Facts about Child and Adolescent Continence:
By the age of four, most children have gained daytime bladder control, however, daytime wetting occurs in up to 12% of 5-17 year olds, and is more common in girls than boys.
One third of these children will also experience bedwetting
Bedwetting is a very common condition with approximately 1 in 5 children in Australia wetting the bed and up to 15% of 7 year old children and 1% of teenagers experience regular night-time wetting. It is also common for prolonged bed wetting to run in families.
Both of these problems tend to improve with age but children do not necessarily grow out of it and specialist medical help is needed to help resolve this problem.
Regular soiling affects about 1-3% of children, and it is more common in boys. Some of these children may also have problems with daytime wetting or bedwetting.
Constipation is common and occurs at some time in over 25% of children.
Growing up possesses enough challenges on our children and youth, without dealing with the challenges, social anxiety, worry and fear of bowel and bladder child continence problems.
Incontinence problems like wetting the bed, daytime wetting or forgetting to go to the toilet are common and normal in young children. But the impacts of Child and adolescent continence problems may result in significant distress for families when child continence is not achieved at the expected time.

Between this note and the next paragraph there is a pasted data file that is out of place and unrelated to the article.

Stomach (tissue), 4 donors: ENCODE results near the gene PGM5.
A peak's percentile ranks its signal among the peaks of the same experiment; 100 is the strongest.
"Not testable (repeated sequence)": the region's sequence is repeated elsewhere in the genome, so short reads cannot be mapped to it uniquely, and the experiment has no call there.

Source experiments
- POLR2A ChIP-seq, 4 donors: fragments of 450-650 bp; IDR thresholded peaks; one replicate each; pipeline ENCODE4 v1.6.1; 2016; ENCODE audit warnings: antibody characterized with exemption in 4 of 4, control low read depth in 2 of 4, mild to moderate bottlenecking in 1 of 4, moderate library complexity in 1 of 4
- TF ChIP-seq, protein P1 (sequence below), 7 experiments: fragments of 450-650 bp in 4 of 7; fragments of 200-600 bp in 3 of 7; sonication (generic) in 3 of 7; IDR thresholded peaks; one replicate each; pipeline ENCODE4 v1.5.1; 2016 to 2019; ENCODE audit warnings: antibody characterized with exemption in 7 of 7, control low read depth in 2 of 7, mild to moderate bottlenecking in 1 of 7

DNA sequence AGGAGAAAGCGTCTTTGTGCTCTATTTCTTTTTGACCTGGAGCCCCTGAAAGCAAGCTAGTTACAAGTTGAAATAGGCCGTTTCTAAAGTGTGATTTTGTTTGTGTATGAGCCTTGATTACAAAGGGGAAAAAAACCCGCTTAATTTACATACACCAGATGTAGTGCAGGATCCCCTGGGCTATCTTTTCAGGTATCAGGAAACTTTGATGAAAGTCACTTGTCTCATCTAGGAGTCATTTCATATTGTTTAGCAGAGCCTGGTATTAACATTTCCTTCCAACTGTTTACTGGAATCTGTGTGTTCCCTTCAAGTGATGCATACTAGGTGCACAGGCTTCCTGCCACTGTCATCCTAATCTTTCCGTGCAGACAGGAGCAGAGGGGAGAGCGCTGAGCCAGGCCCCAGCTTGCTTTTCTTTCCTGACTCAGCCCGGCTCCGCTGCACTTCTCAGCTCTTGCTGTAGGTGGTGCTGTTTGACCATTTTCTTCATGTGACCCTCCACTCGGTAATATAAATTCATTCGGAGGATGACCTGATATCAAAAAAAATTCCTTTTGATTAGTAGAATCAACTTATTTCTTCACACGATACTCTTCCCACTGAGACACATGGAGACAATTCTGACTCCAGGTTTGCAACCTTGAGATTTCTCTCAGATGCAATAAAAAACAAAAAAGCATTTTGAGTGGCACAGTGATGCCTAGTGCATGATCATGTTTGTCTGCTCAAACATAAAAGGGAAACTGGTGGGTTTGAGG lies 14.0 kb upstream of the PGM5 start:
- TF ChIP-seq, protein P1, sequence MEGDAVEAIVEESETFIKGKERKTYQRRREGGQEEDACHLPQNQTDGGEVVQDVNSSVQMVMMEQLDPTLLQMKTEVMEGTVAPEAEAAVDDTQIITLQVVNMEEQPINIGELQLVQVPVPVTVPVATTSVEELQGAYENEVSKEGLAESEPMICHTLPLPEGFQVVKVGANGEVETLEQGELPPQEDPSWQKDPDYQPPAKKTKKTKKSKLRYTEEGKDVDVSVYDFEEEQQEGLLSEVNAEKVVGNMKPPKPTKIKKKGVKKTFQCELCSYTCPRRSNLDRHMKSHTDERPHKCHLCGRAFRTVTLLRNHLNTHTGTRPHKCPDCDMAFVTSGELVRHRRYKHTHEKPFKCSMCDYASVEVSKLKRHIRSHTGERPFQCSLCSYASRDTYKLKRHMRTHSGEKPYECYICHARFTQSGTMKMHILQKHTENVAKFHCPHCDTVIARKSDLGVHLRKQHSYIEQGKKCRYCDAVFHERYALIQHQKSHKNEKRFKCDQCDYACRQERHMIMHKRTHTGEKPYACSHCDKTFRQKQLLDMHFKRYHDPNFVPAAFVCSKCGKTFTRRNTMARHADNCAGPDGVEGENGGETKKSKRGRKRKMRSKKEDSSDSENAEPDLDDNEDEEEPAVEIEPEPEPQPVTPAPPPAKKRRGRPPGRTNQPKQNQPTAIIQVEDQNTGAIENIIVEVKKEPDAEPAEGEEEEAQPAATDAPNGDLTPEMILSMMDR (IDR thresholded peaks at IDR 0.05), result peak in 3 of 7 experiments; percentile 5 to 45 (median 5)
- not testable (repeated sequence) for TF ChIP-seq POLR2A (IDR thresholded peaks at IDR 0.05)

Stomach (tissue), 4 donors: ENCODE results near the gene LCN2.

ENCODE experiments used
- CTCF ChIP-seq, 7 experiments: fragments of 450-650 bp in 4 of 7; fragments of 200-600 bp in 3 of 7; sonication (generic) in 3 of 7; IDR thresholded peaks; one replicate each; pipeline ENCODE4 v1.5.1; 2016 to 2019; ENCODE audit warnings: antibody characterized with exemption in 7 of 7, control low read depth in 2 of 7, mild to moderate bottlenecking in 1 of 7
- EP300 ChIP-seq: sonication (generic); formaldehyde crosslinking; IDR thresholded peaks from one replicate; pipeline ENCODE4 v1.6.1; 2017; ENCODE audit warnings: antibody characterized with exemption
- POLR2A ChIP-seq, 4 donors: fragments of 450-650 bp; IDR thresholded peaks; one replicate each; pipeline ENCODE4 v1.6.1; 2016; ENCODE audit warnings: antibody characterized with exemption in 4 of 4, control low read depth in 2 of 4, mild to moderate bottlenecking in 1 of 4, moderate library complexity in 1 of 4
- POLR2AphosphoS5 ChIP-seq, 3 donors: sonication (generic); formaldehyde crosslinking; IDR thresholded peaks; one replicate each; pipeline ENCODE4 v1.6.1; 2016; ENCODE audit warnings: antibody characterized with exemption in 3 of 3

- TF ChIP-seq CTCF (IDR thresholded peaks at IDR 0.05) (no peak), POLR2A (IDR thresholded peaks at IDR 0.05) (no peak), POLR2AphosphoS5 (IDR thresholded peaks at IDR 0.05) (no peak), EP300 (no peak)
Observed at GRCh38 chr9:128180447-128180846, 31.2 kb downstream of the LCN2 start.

Bedwetting and daytime wetting:
Get the expert advice you, your child and family need to overcome bladder problems.
A detailed clinical assessment includes using the latest imaging including 3D ultrasound and biofeedback technologies to understand the cause of incontinence and to develop a child continence mastering treatment.
Engage in evidenced based treatments that may address behavioural issues, bladder training, bladder emptying techniques, management at school and night time alarm therapy for bedwetting will get the successful continence you and your child needs.
Leaking when having fun and laughing is not fair for any child... So did you know that Pelvic floor muscle training is the solution?
In child constipation is the most common cause of soiling or encopresis. Constipation can often create an adverse relationship with toileting like toileting refusal or holding patterns and can also affect bladder control including daytime wetting and urinary urgency or frequency.
Evidence based treatment includes a dietary suggestions and fun recipes for kids, behavioural training and routine program to address negative toileting experiences and enhance bowel evacuation, stool optimisation, pelvic floor exercises and breathing exercises, to assist you and your child and family to resolve these symptoms.
Your Child may be eligible under and EPC with your GP or NDIS funding to assist your child with their incontinence problems